The webinars will be held via Zoom. The number of places is limited.
Registration is required: please register here
Registrants will receive a participation link by e-mail on the day before each event.
For additional information: email@example.com
In the time of pandemic, the social minimum guarantees have been rigorously tested. The global crisis has revealed numerous weaknesses and imperfections of national, regional, and international institutions and mechanisms of the realization of basic human rights that are indispensable for protecting individuals from poverty and enabling them to lead a decent life.
To explore some of these issues, the Minerva Center for Human Rights at the Hebrew University of Jerusalem Faculty of Law will host an on-line symposium consisting of two 2-hours webinars, with presentations and discussions by leading international human rights scholars and practitioners – the first on Thursday, June 18, 2020, and the second on Monday, June 22, 2020.
The symposium has three objectives: first, to discuss the most serious problems concerning the territorial and extraterritorial implementation of basic socio-economic rights that humanity is facing during the pandemic; secondly, to explore what lessons should be learned from the global emergency situation; thirdly, to suggest some directions for reforming local and global human rights guarantees of a social minimum.
The Symposium is co-organized by Dr. Elena Pribytkova, Postdoctoral Fellow at the Minerva Center for Human Rights, Hebrew University of Jerusalem, and by Prof. Tomer Broude, the Center’s Academic Director.
I. Territorial Guarantees of a Social Minimum in the Time of Pandemic
Thursday, June 18, 15:00-17:00 Jerusalem time (GMT+3)
In the time of pandemic, many states (along with non-state actors) appeared unable or unwilling to provide adequate social support to people, in particular to respect, protect and fulfill basic socio-economic rights. We are witnessing an unexpected paradox: many states that position themselves as welfare states have not demonstrated this during the crisis, while a number of states traditionally skeptical of the social minimum guarantees have taken important measures for social protection of the population. From theoretical and practical perspectives, the webinar will address: problems surrounding secure access to a social minimum during the pandemic; obligations of states and non-state actors corresponding to basic socio-economic rights in the situation of emergency; general measures of social support and special measures to protect the most vulnerable individuals and social groups; the linkage between democratic control over the distribution of budget funds and the realization of socio-economic rights; as well as good and bad practices regarding the implementation of a social minimum.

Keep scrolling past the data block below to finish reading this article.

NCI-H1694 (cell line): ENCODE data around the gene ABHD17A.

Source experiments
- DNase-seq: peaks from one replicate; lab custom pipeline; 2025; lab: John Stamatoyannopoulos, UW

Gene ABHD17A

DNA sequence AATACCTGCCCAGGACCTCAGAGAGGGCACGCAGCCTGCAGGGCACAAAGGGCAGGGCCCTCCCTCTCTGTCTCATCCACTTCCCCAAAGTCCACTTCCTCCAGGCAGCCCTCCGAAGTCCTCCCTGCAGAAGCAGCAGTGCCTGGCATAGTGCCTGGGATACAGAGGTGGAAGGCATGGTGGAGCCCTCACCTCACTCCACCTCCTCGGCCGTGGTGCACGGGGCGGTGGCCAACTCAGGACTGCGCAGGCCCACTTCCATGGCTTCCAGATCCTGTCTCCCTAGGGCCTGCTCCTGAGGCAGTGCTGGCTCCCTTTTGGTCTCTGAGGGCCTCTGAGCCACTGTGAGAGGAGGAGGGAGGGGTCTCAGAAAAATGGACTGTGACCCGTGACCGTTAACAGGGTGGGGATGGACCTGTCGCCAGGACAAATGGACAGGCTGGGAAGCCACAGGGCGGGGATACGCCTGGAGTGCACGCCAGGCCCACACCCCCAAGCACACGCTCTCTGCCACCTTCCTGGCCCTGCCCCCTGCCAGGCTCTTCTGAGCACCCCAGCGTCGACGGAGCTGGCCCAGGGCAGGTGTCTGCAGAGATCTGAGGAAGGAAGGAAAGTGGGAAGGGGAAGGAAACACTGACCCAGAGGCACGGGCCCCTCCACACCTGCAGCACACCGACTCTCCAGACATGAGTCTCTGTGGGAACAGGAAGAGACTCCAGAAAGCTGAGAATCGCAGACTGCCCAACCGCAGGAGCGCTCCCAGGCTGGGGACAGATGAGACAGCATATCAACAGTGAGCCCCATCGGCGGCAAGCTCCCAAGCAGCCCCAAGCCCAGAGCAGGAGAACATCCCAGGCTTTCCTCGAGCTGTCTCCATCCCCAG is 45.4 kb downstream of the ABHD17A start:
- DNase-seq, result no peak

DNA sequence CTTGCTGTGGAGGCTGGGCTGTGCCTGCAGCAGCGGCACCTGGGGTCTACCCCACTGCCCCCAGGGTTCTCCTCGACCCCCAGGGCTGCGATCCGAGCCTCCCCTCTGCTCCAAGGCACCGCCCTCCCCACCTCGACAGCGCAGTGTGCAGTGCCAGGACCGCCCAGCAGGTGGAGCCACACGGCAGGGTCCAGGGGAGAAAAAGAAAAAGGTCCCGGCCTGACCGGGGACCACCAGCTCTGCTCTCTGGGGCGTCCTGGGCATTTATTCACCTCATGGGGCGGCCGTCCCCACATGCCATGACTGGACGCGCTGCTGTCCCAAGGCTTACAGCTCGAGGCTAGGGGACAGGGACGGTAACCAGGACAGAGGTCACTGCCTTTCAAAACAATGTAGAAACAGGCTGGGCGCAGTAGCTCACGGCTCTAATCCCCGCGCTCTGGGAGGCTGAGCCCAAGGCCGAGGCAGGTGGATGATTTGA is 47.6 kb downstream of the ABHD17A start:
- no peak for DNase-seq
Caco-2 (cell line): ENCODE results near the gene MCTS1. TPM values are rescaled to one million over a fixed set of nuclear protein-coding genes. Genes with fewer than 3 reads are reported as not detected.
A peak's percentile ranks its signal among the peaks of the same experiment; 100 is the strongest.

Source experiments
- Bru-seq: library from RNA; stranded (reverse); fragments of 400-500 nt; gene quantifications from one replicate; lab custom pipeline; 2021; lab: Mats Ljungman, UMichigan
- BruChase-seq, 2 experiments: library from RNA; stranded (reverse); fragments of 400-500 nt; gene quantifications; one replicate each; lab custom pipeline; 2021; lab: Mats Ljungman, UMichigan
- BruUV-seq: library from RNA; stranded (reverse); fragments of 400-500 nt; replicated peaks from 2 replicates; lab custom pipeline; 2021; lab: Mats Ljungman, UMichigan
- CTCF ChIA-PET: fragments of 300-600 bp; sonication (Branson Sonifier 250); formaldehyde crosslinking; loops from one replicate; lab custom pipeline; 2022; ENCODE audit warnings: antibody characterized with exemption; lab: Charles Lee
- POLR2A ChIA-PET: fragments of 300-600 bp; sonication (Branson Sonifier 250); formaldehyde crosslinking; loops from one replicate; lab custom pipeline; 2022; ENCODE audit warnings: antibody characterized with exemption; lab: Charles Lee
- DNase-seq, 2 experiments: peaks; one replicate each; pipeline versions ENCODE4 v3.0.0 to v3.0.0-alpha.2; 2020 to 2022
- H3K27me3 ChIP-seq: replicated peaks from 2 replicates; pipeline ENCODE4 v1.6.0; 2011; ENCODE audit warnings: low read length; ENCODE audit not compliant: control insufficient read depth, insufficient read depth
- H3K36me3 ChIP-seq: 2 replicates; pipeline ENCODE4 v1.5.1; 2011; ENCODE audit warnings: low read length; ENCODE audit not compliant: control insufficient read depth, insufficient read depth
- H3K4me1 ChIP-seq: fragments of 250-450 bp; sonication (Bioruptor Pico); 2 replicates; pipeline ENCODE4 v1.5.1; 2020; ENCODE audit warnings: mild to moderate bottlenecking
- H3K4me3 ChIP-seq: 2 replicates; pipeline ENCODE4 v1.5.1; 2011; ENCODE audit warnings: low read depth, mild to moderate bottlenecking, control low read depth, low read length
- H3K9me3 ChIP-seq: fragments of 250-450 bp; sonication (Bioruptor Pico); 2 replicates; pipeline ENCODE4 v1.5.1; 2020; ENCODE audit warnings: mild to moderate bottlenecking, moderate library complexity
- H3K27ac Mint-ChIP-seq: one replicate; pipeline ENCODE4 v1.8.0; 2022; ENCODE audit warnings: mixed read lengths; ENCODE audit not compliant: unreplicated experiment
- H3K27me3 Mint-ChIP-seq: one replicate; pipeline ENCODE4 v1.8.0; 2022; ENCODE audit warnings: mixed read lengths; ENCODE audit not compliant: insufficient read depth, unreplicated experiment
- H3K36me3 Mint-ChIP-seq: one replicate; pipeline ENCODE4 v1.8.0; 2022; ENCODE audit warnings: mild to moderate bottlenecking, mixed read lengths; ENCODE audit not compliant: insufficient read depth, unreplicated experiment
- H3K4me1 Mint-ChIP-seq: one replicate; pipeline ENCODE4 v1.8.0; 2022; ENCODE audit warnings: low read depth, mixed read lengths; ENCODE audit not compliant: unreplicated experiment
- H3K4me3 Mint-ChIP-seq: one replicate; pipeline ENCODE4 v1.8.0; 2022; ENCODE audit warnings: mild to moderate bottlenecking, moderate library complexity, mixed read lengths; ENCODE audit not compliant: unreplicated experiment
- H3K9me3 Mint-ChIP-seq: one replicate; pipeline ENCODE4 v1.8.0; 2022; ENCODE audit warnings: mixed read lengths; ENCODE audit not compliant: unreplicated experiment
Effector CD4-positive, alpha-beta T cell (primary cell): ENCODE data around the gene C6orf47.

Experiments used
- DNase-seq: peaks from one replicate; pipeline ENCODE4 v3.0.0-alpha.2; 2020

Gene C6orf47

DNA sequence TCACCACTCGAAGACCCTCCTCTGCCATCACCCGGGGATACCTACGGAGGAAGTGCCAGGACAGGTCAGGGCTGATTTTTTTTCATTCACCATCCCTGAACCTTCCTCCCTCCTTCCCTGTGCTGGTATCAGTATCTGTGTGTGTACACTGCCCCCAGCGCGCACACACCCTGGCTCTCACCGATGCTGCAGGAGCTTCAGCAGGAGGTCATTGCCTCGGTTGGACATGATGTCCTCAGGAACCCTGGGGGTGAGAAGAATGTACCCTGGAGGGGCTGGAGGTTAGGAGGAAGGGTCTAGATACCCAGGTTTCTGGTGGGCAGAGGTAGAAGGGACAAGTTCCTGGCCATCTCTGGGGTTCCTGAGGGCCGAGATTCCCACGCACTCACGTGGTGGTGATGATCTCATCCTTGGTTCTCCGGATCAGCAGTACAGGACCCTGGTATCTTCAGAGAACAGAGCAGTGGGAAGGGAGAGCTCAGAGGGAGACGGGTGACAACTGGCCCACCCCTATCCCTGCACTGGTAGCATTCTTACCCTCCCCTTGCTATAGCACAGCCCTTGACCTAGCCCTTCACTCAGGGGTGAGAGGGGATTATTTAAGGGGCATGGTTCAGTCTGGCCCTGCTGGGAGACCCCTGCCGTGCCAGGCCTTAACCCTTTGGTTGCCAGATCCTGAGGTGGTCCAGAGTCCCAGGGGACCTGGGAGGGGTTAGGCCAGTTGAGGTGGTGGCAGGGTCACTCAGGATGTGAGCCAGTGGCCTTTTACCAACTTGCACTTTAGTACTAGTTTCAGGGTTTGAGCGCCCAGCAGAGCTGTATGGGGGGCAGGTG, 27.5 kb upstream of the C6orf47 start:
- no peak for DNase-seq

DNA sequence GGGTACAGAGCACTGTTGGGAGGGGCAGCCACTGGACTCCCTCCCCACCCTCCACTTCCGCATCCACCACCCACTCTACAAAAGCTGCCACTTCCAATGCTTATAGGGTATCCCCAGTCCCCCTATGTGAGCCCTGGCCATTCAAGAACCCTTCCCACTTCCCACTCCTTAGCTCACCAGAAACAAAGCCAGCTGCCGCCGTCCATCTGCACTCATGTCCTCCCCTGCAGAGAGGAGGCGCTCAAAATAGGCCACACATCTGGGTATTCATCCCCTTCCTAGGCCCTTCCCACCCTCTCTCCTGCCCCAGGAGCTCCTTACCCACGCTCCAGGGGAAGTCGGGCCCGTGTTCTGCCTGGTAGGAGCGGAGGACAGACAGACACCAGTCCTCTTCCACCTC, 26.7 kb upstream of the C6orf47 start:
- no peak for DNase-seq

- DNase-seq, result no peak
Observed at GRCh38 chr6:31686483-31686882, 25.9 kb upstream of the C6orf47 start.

Dr. Elena Pribytkova (Hebrew University of Jerusalem)
Prof. Tomer Broude (Hebrew University of Jerusalem)
Prof. Yuval Shany (Hebrew University of Jerusalem; Israel Democracy Institute; UN Human Rights Committee):
The Right to Life with Dignity in Times of Pandemic
Prof. Mary Beloff (University of Buenos Aires):
Dignified Living Conditions under the COVID Pandemic in Argentina
Mr. Ignacio Saiz (Center for Economic and Social Rights, New York):
Bringing Human Rights to Bear in Economic Responses to COVID-19
Prof. David Bilchitz (University of Johannesburg):
COVID-19 and the Content of Socio-Economic Rights: Consensus on a Minimum Core Approach?
Mr. Michael Windfuhr (German Institute for Human Rights; UN Committee on Economic, Social and Cultural Rights):
The Right to Social Security – State Obligations and Responsibilities of Other Actors / Does It Cover Guarantee of a Social Minimum Support?
II. Extraterritorial Obligations to Cooperate and Assist in the Time of Pandemic
Monday, June 22, 14:00-16:00 Jerusalem time (GMT+3)
The global crisis has become a crisis of globalism and a time of increasing glocalisation. In this context, many states and non-state actors disregard their extraterritorial obligations, especially obligations to cooperate and assist in the realization of socio-economic rights. International cooperation and assistance are more important than ever, as many (not only poor) countries are not able to independently protect their populations and ensure their access to a social minimum during the pandemic. Participants of the webinar will discuss the most topical issues concerning extraterritorial obligations to cooperate and assist, including (but not limited to) obligations of states to seek international assistance in the time of pandemics; obligations of various entities (states, intergovernmental organizations, and non-state actors) to cooperate and assist; positive and negative examples of current international cooperation and assistance; as well as possible mechanisms for holding global actors accountable for their breaches of extraterritorial obligations to cooperate and assist.
Dr. Elena Pribytkova (Hebrew University of Jerusalem)
Prof. Helmut Aust (Freie Universität Berlin)
Prof. Margot E. Salomon (London School of Economics and Political Science):
Pandemic and the Chronic Crises of International Law
Prof. Wouter Vandenhole (University of Antwerp):
Inequality and Extraterritoriality in the Time of Pandemic
Ms. Judith Bueno de Mesquita (University of Essex):
Moving Towards Global Solidarity for Health through Multilateral Governance in the COVID-19 Response
Dr. Ana Maria Suarez Franco (FIAN International):
Obligations to Cooperate and Assist in the Realization of the Right to Food: The road ahead towards food systems transformation
Prof. Surya Deva (City University of Hong Kong; UN Working Group on Business and Human Rights):
Do Corporations Have Extraterritorial Human Rights Responsibilities?